Marie of the Incarnation (Carmelite)
|Marie of the Incarnation|
|Widow and Religious|
|Born||1 February 1566
Paris, Kingdom of France
|Died||18 April 1618 (aged 52)
Kingdom of France
|Venerated in||Discalced Carmelite Order|
|Beatified||24 April 1791 by Pope Pius VI|
Marie of the Incarnation, also as Madame Acarie (1 February 1566 – 18 April 1618), was the foundress of the nuns of the Discalced Carmelite Order in France, who later became a lay sister of the Order. She has been called the "mother of Discalced Carmel in France".
"Le belle Acarie" ("the beautiful Acarie"), as she was known in Paris, was born Barbara Avrillot in Paris. Her family belonged to the higher bourgeois society in Paris. Her father, Nicholas Avrillot, was Accountant General in the Chamber of Paris, and chancellor of Marguerite of Navarre, first wife of Henry IV of France; while her mother, Marie Lhuillier was a descendant of Etienne Marcel, the famous prévôt des marchands (chief municipal magistrate). She was placed with the Poor Clares of the Abbey of Longchamp, where she had a maternal aunt, for her education, and acquired there a vocation for the cloister. In 1584, through obedience she married Pierre Acarie, viscount of Villemor, a wealthy young man of high standing, who was a fervent Catholic, to whom she bore seven children. Pierre Acarie disapproved of Barbe's reading romance novels and with clerical advice removed the books and substituted books of a more pious and spiritual bent.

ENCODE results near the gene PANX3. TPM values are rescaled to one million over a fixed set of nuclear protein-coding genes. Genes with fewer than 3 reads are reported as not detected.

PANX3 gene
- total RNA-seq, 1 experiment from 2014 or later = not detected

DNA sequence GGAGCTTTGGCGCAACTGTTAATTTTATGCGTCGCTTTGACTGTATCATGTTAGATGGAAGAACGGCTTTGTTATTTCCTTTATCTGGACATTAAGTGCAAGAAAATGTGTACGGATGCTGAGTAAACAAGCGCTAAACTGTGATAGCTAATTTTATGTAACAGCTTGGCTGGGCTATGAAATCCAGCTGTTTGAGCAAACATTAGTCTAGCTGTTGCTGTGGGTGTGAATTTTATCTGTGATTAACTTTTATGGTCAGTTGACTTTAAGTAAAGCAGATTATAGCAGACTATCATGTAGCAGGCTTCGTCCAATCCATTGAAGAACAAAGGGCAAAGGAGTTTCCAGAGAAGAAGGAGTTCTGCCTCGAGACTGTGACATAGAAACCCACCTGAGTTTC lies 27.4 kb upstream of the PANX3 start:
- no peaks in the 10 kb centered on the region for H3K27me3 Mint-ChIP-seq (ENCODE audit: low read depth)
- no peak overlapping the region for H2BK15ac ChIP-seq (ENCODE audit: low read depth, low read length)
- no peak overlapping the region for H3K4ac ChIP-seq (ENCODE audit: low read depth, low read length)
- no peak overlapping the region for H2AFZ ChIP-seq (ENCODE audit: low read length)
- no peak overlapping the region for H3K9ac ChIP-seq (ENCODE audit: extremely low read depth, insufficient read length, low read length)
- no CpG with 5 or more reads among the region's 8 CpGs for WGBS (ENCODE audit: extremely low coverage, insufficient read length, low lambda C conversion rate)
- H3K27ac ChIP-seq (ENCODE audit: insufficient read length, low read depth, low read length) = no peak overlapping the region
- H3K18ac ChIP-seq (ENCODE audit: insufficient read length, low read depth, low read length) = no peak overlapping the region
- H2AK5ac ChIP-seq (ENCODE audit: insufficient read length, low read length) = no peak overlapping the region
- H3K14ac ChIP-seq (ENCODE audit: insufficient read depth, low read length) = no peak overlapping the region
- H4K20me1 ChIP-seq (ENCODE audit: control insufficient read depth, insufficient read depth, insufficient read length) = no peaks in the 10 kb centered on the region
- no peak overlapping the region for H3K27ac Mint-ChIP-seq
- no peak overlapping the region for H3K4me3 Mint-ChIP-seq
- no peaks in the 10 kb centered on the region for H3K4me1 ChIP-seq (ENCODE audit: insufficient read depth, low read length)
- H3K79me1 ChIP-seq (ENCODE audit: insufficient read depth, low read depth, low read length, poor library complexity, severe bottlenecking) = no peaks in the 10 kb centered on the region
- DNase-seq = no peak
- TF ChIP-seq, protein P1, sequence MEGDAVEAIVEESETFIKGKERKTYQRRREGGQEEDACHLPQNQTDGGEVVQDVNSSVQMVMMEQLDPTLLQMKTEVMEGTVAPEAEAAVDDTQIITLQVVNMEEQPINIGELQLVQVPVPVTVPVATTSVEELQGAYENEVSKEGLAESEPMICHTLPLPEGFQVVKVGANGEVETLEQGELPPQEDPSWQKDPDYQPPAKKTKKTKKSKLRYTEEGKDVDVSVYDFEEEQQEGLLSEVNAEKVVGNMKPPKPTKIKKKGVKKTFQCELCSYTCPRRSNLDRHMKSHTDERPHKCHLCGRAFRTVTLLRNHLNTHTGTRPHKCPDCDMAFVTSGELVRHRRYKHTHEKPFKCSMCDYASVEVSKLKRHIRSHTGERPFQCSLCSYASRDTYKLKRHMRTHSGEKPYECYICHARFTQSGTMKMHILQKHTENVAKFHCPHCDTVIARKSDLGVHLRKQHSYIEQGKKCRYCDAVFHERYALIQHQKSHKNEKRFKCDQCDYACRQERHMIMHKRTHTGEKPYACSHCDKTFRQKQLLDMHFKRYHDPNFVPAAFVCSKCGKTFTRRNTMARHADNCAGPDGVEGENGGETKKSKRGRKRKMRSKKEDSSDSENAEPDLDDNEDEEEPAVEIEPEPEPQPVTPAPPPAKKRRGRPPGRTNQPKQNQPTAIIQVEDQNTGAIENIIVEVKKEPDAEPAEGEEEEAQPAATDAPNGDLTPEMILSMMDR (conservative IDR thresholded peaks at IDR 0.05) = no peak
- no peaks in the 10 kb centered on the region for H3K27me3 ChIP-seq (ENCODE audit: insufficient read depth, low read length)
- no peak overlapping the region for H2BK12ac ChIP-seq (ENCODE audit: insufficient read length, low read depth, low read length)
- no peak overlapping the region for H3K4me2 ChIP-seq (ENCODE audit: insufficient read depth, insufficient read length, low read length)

Pierre Acarie was one of the staunchest members of the Catholic League, which, after the death of Henry III of France, opposed the succession of the Huguenot prince, Henry of Navarre, to the French throne. He was one of the sixteen who organized the resistance in Paris and partly responsible for the subsequent famine which resulted from the siege of Paris (1590). Mary was so wise in her almsgiving that during a famine the wealthy persons who desired to help the poor caused their alms to pass through her hands, and she was widely respected. After the dissolution of the League, brought about by the abjuration of Henry IV, Acarie was exiled from Paris and his wife had to remain behind to contend with creditors and businessmen for her children's fortune, which had been compromised by her husband's want of foresight and prudence. She defended her husband in court, drafting memoirs, writing letters and furnishing proofs of his innocence. He was acquitted and enabled to return to the city after three years. In addition she was afflicted with physical sufferings, the consequences of a fall from her horse, and a very severe course of treatment left her an invalid for the rest of her life.
At the beginning of the 17th century, Acarie was widely known for her virtue, her supernatural gifts, and especially her charity towards the poor and the sick in the hospitals. To her residence came all the distinguished and devout people of the day in Paris, among them Madame de Meignelay, née de Gondi, a model of Christian widows, Madame Jourdain and Madame de Bréauté, all future Carmelites, the Chancellor de Merillac, Père Coton, the Jesuit, as well as Vincent de Paul and Francis de Sales, who for six months was Acarie's spiritual director.